The title comes from the famous Sylvia Plath poem, “Lady Lazarus.” She uses the idea of a Jewish girl returning from death as an extended metaphor for her own suicides. I am very literal-minded — when I read this poem for the first time I thought the idea of a murdered Jewish girl returning from the dead to kill Nazis was awesome. Wanted to read the story, so I wrote it!

VENTRELLA: Do you find short stories to be a good way for aspiring authors to get noticed?

LANG: Yes, absolutely, though that is not the way I came up in the writing world at all. Short stories are becoming a bigger and bigger market, and I think that’s terrific. The form is going to get more popular, I think, as people’s reading habits continue to change.

Aside from getting noticed, it’s a great way for published writers to promote their longer work, and also a great place for any writer to audition settings and characters for longer stories.

VENTRELLA: Amazon is reporting that e-books are now outselling traditional publications. What effect will this have on the publishing industry?

LANG: Hah – by the time I gave you an answer, it would be out of date, things are moving so fast! I’ll just say that it’s an amazing time to be both a writer and a reader. I write stories, my readers read and enjoy them. The more ways I can get my stories to readers, the better.

VENTRELLA: For beginning authors is this a good thing or a bad thing?

LANG: I’m not sure…it is definitely a confusing thing! The NY publishing route is no longer the only way to achieve financial success as a writer. The best way for a new writer to go forward is to get educated about their rights (read the Copyright Handbook for a start), read any publishing contract very carefully, and go forward boldly.

You will make mistakes – all writers make business mistakes at some point, or have bad luck. But then we start again. As I said above, stubbornness is the key to the game, more than luck or talent.

VENTRELLA: And finally: You’re like the fifth author I have interviewed who was an attorney prior to giving it all up to write. (I’m still practicing, though…) What is it about lawyers that make us want to write fiction?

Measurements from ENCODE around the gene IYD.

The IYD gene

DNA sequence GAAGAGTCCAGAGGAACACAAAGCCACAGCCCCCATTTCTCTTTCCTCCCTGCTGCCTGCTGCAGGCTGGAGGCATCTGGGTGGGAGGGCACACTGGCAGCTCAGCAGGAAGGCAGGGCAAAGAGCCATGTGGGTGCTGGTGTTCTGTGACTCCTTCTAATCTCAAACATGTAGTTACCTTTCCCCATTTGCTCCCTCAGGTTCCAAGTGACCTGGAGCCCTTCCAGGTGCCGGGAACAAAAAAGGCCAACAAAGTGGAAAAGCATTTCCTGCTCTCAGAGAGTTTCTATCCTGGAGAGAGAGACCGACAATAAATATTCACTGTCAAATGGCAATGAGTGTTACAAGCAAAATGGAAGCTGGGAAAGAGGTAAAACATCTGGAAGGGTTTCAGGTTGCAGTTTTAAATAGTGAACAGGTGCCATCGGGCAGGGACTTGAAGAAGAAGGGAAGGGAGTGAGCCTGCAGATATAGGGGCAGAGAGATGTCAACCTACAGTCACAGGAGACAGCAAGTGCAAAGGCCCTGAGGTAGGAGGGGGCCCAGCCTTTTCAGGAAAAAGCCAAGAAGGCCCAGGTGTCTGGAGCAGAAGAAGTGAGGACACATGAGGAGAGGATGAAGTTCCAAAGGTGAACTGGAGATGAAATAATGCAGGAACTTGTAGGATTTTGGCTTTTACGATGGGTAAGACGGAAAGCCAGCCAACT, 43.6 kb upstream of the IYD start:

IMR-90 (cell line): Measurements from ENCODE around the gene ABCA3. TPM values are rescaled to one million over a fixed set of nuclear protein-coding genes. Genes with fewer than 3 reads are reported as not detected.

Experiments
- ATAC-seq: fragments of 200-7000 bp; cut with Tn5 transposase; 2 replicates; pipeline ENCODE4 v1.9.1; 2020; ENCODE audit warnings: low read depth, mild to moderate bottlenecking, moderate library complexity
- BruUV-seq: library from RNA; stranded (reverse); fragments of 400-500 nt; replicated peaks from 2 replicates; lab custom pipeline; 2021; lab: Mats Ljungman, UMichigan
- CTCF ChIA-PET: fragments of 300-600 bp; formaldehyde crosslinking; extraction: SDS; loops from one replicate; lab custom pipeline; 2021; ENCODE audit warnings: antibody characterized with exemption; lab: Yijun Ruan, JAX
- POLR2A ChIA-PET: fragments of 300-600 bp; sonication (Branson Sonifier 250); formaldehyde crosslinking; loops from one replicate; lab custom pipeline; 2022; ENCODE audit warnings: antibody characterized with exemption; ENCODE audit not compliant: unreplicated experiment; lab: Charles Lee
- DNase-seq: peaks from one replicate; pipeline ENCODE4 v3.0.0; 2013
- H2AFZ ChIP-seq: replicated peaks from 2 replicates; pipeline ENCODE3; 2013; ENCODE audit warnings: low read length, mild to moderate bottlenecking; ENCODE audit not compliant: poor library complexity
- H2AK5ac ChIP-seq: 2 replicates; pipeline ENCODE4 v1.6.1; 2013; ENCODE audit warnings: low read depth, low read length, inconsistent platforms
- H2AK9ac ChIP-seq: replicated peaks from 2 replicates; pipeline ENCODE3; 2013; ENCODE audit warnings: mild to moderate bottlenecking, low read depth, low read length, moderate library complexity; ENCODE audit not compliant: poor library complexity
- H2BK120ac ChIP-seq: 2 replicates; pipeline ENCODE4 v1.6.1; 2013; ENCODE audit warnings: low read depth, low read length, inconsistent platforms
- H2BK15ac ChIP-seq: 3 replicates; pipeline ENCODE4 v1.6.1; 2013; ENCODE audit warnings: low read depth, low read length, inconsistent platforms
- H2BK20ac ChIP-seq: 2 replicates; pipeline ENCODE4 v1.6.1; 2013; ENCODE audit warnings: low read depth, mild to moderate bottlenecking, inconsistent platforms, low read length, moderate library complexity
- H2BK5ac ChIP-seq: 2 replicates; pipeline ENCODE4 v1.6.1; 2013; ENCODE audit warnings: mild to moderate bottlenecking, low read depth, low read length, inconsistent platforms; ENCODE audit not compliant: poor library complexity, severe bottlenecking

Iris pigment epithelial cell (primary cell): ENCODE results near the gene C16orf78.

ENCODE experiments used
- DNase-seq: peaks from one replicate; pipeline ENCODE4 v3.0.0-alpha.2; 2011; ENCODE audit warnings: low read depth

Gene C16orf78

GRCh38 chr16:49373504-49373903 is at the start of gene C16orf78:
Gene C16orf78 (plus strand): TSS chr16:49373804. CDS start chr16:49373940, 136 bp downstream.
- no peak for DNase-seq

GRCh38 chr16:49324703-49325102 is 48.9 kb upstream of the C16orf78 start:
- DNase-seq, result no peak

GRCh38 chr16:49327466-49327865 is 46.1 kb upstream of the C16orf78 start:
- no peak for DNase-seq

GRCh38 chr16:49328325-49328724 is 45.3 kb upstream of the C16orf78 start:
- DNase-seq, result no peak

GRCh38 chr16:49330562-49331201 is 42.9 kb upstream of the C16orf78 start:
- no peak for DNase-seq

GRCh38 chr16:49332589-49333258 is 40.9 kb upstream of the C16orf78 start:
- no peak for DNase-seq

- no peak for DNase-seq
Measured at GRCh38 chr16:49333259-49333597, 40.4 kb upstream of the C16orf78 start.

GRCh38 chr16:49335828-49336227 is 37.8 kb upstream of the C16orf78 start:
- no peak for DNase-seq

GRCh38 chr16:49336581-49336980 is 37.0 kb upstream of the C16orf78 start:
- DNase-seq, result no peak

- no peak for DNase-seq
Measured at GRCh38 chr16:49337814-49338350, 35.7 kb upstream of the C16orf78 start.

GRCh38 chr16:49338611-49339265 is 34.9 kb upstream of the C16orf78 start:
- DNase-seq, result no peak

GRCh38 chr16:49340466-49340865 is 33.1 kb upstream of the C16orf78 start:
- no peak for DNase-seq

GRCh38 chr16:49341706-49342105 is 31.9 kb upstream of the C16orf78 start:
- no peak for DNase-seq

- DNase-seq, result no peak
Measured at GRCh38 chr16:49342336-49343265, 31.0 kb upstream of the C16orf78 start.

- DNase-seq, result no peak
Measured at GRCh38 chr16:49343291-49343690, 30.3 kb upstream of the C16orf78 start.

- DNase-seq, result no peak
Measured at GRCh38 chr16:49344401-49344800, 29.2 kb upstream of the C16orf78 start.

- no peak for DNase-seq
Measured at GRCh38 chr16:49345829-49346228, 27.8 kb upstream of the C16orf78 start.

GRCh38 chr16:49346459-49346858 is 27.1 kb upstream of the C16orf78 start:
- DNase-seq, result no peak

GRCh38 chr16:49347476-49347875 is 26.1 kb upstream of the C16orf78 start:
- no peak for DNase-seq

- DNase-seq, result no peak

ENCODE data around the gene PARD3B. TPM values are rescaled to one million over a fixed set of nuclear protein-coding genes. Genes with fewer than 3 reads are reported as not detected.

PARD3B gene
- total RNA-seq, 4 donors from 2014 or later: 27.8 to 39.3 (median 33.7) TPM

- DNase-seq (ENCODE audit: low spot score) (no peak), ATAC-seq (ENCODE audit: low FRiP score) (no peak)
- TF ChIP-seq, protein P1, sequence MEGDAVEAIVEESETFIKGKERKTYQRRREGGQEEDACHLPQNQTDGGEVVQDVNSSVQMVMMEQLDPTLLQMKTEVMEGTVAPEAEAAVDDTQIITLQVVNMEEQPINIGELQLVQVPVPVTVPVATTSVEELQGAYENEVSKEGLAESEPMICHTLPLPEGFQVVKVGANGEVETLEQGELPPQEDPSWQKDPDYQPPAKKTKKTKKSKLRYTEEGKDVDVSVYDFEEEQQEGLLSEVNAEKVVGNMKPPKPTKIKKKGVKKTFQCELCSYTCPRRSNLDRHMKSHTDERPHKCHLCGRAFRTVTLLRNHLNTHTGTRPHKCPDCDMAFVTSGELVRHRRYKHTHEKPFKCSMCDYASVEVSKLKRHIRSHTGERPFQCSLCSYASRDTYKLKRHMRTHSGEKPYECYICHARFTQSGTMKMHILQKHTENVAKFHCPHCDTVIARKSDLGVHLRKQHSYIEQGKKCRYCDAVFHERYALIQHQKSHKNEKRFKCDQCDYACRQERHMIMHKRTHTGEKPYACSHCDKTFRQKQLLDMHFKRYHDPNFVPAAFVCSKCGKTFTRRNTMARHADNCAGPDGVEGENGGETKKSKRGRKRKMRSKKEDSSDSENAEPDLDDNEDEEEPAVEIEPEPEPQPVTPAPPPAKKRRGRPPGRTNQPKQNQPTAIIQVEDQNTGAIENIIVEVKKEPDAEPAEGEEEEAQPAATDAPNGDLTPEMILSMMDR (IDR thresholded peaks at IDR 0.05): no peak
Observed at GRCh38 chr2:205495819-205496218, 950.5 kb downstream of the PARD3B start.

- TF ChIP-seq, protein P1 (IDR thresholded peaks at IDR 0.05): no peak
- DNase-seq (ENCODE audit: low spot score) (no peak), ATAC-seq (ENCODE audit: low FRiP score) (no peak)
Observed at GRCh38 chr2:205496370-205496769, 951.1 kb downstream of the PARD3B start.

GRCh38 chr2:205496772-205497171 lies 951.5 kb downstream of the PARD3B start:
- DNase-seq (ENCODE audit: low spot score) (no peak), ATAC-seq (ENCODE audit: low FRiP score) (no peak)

LANG: I could say something witty here about lawyers and the truth, but I just won’t :D

Actually, most lawyers I met during my practice were ethical and decent, and many of them were brilliant. I was a litigator, and I can say that the ability to convey a narrative is essential to winning jury trials. Also, to be a good lawyer, you need to be able to read a witness, tell when they are lying, get to the bottom of their motivations, etc.

The other great thing about being a lawyer is you learn to endure. It sounds like I’m joking around again, but I’m not. Generally speaking, litigation is like trench warfare – whoever hurts the other side the most, wins. That stubbornness, again – you need it to be a successful lawyer, you need it to be a pro writer.

Coincidence? Not in my case. Being a lawyer toughened me up for being a writer.

2 Responses

  1. Great interview! That early morning time before the cherubs awaken seems to be the ideal time for me as well. There truly isn’t enough time in a day. :)

  2. Michael, so enjoyed this interview. Michelle’s words about the 5:30 hour rang true with me as most days that’s my only time to write too! Now I dont feel so bad.

    This sticks with me too, to carry as a writer and never give up if that;s what you want to do:
    “The most important factor, I think, in becoming a fiction writer is sheer determination. I know many talented writers who have broken through, but they didn’t break through because of their talent. They became published, and stay published, because they refuse to give up in the face of rejection and difficulties.”

    I will remember that when I dont make my word count for the day and keep moving forward the next!